This is the height of the Alchemilla mollis, or lady’s mantle, season at Coppertop with dozens in bloom. These perennials’ pale yellow blossoms are most prevalent above the driveway’s rock wall, but are also scattered throughout the perennial beds and grouped on the hill with the lupine.  The delicate yellow flowers add a softness to bouquets.


My favorite characteristic of alchemilla is the plant’s velvety leaves. Its silvery-green foliage resembles a folded fan or accordion; it traps raindrops and dewdrops in a lovely manner.  Here are some chickens admiring the leaves!


The plant’s common name, lady’s mantle, was given due to the pleated leaves that look like a lady’s cloak from medieval times. I’ve read that the original common name of the herb was Our-Lady’s-mantle in honor of the Virgin Mary.


This is my very first time growing alchemilla, and I’m thankful that it’s extremely low maintenance, pest free, and long lasting. It’s especially pretty spilling from the little round bed by the front door.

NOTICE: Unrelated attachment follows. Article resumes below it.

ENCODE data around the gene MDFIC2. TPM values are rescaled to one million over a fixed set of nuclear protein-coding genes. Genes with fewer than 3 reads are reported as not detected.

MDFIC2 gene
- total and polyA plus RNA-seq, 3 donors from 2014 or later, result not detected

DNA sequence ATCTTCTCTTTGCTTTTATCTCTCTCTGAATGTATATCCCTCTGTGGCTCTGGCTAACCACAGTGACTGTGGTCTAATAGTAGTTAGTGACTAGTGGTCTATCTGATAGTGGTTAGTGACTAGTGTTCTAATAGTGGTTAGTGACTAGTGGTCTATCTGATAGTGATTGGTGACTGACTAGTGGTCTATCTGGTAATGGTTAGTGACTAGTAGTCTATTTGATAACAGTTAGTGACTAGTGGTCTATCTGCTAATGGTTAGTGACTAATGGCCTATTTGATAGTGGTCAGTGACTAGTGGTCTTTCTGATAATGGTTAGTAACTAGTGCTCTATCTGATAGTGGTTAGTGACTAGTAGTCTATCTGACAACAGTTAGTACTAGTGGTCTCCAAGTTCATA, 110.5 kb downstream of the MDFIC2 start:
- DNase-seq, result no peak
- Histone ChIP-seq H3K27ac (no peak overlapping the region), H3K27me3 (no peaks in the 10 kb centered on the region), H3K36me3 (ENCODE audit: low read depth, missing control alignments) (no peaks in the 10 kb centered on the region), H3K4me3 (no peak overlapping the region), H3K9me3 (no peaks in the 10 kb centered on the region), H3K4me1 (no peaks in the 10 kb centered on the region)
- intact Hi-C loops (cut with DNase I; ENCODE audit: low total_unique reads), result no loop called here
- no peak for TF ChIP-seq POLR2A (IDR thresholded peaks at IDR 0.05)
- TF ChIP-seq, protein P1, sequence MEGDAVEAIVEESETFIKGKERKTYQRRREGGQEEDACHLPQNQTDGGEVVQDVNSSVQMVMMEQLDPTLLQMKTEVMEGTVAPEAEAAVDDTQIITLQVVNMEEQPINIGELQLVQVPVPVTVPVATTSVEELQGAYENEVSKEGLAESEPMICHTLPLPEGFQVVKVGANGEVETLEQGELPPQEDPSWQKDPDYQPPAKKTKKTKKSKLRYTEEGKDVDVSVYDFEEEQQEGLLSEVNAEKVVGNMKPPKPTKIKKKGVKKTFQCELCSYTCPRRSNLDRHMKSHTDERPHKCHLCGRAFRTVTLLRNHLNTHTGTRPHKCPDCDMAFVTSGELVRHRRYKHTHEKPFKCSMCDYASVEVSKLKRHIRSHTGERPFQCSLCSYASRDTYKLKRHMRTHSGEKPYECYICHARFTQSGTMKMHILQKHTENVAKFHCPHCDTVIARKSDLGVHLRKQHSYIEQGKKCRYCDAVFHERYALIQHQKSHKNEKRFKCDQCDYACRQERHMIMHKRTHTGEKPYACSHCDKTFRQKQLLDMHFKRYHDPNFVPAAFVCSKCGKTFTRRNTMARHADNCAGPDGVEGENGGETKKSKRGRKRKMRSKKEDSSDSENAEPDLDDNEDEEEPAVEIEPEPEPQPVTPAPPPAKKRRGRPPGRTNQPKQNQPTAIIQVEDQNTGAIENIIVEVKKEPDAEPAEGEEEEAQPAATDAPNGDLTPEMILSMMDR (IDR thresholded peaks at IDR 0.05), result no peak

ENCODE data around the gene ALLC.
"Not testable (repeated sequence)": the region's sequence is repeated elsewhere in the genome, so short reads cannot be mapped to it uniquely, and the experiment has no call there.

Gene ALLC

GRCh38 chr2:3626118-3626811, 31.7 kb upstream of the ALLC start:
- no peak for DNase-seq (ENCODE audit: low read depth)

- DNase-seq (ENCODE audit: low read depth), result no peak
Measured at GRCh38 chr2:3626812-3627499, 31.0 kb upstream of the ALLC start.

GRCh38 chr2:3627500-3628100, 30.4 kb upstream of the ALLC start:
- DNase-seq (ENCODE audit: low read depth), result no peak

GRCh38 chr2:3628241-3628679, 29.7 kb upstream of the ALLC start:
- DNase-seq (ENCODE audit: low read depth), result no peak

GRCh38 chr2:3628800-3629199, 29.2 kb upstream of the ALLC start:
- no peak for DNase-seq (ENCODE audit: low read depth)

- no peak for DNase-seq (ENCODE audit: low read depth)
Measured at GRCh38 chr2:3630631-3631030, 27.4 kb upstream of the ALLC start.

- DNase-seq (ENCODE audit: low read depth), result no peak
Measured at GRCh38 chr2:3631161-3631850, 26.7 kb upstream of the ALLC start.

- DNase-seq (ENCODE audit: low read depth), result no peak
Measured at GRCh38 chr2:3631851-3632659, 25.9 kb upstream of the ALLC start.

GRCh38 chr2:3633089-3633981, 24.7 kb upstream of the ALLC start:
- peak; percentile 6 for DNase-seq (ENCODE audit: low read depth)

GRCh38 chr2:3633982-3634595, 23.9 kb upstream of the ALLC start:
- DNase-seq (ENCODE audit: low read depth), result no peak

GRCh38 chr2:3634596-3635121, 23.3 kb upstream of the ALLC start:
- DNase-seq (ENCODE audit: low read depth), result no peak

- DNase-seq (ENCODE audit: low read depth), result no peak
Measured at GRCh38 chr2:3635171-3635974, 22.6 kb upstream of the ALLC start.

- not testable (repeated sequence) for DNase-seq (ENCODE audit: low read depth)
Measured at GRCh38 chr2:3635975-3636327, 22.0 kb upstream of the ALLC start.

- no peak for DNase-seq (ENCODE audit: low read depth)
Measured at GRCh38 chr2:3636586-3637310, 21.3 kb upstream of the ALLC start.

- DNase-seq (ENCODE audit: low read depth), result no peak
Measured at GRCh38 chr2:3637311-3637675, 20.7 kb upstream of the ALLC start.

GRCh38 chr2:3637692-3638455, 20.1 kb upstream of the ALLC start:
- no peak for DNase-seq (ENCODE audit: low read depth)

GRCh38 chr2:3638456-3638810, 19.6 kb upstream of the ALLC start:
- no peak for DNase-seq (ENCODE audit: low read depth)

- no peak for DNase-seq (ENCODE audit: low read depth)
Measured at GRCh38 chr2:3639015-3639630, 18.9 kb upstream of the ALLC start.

Lady’s mantle has been used for centuries in Europe. Some herbalist experts consider the plant to be good for treating wounds due to its blood clotting and astringent properties. It has also been used as a mouth rinse after dental procedures to help stop bleeding.  Additionally, lady’s mantle has been used for menstrual disorders, as an aid during conception, in the prevention of miscarriages, and to help the body heal after childbirth. Current clinical data seems to be lacking, but to read more about the herbal, possibly healing properties of this plant, this site may prove to be helpful:

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